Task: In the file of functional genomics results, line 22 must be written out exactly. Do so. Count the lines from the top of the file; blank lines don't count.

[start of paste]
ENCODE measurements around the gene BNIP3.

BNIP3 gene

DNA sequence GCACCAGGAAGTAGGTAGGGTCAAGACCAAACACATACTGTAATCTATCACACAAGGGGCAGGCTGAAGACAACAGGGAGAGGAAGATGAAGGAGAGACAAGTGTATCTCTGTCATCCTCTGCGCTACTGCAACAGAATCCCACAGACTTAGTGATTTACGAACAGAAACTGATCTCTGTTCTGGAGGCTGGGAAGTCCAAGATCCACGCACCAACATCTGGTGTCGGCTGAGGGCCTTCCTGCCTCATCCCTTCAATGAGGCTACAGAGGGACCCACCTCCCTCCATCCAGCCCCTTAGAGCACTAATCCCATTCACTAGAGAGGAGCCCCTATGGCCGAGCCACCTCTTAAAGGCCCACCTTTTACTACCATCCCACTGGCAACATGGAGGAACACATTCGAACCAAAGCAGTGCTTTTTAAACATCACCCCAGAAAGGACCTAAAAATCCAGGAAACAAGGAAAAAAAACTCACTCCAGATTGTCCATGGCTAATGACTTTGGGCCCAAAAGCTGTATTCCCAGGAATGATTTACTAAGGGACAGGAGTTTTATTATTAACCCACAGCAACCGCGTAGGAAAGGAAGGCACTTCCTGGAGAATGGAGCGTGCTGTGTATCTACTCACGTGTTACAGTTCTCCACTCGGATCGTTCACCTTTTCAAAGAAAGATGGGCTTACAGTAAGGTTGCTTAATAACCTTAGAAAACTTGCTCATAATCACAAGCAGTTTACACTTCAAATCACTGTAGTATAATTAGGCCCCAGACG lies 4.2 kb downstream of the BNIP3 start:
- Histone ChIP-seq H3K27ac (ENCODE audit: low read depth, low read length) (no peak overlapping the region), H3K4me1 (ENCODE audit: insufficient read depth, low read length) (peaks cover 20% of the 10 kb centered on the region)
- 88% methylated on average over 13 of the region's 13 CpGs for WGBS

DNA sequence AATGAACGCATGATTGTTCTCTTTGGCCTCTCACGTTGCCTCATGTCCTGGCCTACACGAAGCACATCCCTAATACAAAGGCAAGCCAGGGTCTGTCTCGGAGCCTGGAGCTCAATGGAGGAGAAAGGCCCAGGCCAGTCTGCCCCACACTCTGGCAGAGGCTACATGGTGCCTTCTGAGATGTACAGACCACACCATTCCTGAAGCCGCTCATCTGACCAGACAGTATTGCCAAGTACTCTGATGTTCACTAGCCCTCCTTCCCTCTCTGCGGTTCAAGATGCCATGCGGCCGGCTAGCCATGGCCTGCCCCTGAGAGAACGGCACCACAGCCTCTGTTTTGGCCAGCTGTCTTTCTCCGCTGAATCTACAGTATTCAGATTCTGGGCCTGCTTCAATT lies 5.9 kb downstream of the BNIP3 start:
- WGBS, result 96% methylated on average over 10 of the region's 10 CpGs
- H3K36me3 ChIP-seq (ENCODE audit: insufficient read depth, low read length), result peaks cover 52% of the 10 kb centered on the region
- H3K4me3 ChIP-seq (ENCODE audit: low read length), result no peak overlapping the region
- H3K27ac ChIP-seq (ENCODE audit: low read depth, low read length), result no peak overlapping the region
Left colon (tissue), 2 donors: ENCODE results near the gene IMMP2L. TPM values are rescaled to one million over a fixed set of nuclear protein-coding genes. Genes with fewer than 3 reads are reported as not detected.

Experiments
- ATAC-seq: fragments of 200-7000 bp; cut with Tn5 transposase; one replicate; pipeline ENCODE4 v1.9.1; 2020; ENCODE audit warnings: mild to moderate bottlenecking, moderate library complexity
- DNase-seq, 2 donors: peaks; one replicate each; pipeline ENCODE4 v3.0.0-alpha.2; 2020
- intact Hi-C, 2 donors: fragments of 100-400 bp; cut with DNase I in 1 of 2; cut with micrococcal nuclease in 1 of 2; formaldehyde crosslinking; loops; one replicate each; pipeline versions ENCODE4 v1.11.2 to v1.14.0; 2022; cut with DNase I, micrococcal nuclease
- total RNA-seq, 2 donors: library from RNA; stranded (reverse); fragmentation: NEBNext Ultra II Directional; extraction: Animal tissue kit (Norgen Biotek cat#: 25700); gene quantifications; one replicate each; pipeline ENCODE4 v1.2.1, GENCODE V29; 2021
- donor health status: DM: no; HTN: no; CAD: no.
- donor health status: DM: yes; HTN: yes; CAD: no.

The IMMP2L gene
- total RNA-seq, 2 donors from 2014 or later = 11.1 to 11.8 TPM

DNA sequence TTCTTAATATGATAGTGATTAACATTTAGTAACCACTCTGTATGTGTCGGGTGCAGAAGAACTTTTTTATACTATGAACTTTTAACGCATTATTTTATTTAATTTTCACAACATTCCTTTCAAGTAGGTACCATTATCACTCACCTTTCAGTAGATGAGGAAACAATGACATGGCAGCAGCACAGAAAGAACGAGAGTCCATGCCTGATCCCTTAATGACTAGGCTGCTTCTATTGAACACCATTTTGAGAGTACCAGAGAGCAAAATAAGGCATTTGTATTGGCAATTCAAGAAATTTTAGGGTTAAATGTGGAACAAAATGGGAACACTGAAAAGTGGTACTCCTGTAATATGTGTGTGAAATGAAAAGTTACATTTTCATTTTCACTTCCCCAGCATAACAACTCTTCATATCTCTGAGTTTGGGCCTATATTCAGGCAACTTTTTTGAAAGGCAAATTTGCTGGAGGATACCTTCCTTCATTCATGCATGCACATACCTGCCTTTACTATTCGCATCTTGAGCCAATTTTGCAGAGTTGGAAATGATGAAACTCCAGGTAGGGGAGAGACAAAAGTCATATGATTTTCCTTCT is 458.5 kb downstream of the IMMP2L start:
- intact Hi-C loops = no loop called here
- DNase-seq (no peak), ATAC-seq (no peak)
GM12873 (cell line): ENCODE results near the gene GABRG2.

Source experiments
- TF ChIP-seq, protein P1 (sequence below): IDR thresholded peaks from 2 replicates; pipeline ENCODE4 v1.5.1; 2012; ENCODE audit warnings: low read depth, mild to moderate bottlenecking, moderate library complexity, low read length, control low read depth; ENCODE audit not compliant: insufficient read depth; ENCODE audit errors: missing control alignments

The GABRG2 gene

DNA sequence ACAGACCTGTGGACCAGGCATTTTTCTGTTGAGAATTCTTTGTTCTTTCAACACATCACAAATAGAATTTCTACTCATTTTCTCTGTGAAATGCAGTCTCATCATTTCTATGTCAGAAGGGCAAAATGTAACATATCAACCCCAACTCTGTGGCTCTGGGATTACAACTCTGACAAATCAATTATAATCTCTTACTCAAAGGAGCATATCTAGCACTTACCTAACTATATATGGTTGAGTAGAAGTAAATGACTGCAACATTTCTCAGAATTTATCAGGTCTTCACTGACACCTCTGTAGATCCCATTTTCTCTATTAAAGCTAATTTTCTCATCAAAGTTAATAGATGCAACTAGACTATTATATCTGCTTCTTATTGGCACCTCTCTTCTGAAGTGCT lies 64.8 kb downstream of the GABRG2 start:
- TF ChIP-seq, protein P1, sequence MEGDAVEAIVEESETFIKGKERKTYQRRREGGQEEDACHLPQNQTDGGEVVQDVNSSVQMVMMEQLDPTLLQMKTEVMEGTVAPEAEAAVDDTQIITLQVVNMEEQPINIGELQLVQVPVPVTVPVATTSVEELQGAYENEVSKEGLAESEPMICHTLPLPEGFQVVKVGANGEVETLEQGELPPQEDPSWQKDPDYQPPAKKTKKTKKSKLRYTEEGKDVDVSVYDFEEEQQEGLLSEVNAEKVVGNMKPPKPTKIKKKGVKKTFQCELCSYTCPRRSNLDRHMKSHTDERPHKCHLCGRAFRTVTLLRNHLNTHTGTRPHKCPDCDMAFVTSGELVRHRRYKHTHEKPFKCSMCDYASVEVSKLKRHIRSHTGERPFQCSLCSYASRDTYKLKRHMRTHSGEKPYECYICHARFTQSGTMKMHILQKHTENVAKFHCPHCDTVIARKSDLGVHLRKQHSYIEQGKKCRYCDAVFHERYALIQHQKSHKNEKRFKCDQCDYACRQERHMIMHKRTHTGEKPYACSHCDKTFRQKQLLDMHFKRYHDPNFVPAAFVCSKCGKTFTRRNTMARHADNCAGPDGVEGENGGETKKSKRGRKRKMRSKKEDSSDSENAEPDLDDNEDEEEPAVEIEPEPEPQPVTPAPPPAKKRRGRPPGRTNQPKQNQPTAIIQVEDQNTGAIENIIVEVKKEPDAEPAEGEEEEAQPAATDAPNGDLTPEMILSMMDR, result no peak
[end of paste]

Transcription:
- intact Hi-C loops = no loop called here